Not reasonable. How long should Carr wait to proclaim them legal, another five years, twenty years or fifty years? The HPA has not acted on the matter, and their lack of action speaks more to the legality of Carr's fantasy pieces than anything said on this message board.

 

We will just have to disagree. Nothing new about that, right?

 

Why claim they are "legal", rather than saying nothing or including a disclaimer on the website? I doubt that the vast majority of sellers of legal products proclaim them to be legal. And it's doubtful that his declaration is due to his being certain the coins are legal.

 

You are probably right. He doesn't need to say anything. i never noticed it before this thread.

 

mark

Edited by MJ
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You are probably right. He doesn't need to say anything. i never noticed it before this thread.

 

mark

 

We agree. If he is convinced the pieces are 100% legal to own, then he doesn't need to say anything at all other than the disclosure that the pieces are overstruck genuine items.

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You are probably right. He doesn't need to say anything. i never noticed it before this thread.

 

mark

 

We agree. If he is convinced the pieces are 100% legal to own, then he doesn't need to say anything at all other than the disclosure that the pieces are overstruck genuine items.

 

And I also agree they are 100% legal to own : )

 

mark

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However, some do assume that his proclamation of "legal" is misleading.

 

I believe Mr. McKnowitall is saying that by proclaiming his pieces to be "LEGAL" when no such adjudication has been made (and there is a good argument that the pieces are not legal to produce and distribute as is) is misleading.

 

With regards to the word "misleading," you can be unintentionally misleading or may even be stating what you believe to be fact. If it is not true, however, the statement can mislead others into believing that the issue has been resolved. Unless John (MMKIA) used the adjective "intentional" or adverb "intentionally" (and I am too lazy to go back to look), then I think you are becoming caught up in semantics.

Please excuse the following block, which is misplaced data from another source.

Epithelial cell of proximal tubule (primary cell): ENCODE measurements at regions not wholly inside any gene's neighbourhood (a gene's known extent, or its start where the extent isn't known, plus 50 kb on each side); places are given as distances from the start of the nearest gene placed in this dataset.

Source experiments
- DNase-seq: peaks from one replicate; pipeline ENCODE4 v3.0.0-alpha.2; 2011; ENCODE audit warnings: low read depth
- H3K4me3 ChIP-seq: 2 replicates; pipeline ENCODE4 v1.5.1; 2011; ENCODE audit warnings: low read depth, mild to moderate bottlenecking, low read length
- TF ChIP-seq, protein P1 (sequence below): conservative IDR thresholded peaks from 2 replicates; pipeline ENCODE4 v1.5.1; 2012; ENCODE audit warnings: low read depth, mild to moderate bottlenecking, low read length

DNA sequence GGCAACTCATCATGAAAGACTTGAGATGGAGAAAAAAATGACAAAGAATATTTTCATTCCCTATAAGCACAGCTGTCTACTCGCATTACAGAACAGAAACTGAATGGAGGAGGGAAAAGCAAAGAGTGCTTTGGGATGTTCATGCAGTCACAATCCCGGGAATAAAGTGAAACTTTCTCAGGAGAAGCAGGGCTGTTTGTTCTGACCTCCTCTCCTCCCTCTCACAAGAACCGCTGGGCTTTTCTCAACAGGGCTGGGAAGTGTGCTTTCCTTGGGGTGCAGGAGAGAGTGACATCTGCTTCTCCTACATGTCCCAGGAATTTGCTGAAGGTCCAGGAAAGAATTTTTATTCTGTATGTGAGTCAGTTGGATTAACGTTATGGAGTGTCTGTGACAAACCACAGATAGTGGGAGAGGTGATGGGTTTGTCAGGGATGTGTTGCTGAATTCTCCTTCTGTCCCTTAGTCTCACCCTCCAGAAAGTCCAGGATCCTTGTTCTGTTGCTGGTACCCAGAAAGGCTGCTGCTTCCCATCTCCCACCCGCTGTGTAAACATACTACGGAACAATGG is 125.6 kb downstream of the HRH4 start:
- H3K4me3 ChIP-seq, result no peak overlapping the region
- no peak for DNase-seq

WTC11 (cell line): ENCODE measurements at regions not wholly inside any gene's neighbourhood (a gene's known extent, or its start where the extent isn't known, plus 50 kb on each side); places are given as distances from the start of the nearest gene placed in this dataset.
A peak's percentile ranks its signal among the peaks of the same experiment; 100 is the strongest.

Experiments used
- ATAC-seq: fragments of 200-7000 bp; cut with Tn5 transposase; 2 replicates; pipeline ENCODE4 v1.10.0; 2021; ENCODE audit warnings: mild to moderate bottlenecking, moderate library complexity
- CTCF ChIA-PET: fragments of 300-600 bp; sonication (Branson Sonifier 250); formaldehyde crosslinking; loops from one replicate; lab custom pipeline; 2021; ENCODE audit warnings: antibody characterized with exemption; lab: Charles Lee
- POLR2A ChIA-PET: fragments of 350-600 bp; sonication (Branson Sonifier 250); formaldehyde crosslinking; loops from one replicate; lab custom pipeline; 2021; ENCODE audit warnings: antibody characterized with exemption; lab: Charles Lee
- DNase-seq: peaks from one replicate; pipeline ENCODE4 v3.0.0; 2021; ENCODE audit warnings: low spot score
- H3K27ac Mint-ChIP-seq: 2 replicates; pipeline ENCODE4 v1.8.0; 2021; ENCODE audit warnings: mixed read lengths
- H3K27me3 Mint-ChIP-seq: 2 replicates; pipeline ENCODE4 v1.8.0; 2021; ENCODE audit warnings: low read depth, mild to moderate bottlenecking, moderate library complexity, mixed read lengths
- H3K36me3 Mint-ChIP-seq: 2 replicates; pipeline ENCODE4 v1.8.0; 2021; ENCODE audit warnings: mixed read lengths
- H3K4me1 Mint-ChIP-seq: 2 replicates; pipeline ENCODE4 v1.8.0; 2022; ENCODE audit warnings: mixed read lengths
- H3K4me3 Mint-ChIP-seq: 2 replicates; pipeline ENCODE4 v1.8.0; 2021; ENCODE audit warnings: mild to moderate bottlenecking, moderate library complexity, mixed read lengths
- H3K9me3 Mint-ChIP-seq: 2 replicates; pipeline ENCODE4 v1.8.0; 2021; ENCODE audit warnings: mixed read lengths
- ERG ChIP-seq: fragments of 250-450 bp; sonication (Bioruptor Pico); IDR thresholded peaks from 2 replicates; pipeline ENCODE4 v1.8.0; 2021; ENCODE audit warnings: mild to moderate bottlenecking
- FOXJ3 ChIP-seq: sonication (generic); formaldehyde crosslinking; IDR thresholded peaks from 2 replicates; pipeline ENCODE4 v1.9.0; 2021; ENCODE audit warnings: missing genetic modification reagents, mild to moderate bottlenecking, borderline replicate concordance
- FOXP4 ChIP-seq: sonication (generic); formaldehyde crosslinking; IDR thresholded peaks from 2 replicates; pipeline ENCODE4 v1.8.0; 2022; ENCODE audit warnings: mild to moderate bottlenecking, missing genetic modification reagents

So you are saying "John (MMKIA)" is not assuming, but he knows as a fact? Because, if not, you are saying "John (MMKIA)" is guilty of the same thing "John (MMKIA)" is accusing Carr of - making statements that may turn out to be false and, as a consequence of such, are misleading.

 

However, at present, and in the case of Carr, it is not true, and you seem to agree or you would not have said "If it is true..." Mr. Carr (and "John (MMKIA)" as well) should not be held accountable for what has yet to happen or might someday happen. He (they) is (are) justified in dealing with the present reality.

 

Assume? We know for a fact that the pieces are described on the website as legal, which seems to imply that the legal questions surrounding the legitimacy of the pieces has been decided and resolved in favor of his pieces. This has not happened. If there was one in Carr's favor, he would have cited it. If there was an adjudication already specifically naming Carr as a party to the suit, I would have found it by now.

 

And regarding my language, since someone commented using the word "lie," I used qualified language to be sure that my post was not read as accusing Carr of lying. I believe that Carr believes what he says is accurate, but I vehemently disagree with his conclusions of law.

 

I am also not sure what you mean about not being held accountable. If you include misleading language, whether intentional or not, you can absolutely be held accountable for doing so if someone detrimentally relies on it. (This is a general comment)

Edited by coinman_23885
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You are probably right. He doesn't need to say anything. i never noticed it before this thread.

 

mark

 

We agree. If he is convinced the pieces are 100% legal to own, then he doesn't need to say anything at all other than the disclosure that the pieces are overstruck genuine items.

 

And I also agree they are 100% legal to own : )

 

mark

 

(thumbs u

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"+1 Mr. Carr's opinion can't really be consider biased, seems the fantasy coins are a pretty good money pit."

 

 

Both sides of the debate are biased.

 

 

"Neither John nor Mr. Carr knows for a fact whether the coins are or will later be legal. But Mr. Carr is selling them, profiting from them and representing that they are legal. Under the circumstances, it seems to me that John's caution is better placed than Mr. Carr's lack thereof."

 

 

Not reasonable. How long should Carr wait to proclaim them legal, another five years, twenty years or fifty years? The HPA has not acted on the matter, and their lack of action speaks more to the legality of Carr's fantasy pieces than anything said on this message board.